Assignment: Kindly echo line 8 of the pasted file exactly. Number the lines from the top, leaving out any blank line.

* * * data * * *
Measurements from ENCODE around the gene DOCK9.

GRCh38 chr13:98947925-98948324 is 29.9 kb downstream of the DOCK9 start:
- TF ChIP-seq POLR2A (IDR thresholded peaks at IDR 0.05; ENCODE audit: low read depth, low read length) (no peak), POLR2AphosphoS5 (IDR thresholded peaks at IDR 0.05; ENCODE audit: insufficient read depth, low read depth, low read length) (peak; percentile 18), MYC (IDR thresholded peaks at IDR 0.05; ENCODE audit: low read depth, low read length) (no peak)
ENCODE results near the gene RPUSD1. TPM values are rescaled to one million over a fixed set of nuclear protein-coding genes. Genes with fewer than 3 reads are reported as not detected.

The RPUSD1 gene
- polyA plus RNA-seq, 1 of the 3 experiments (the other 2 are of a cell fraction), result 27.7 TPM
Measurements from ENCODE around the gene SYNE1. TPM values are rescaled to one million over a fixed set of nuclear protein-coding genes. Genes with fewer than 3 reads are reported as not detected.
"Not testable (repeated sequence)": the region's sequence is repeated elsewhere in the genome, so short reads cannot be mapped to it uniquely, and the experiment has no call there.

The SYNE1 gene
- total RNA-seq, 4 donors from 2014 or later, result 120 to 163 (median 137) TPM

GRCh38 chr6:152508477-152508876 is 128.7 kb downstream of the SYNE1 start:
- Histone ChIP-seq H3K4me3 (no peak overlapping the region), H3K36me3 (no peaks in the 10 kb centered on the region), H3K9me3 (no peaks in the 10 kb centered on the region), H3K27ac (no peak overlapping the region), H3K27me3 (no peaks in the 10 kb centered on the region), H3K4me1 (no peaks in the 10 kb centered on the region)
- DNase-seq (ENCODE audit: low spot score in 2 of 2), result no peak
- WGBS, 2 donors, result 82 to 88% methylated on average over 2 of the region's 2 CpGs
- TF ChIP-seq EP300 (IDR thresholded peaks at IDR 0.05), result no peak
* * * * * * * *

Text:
"Not testable (repeated sequence)": the region's sequence is repeated elsewhere in the genome, so short reads cannot be mapped to it uniquely, and the experiment has no call there.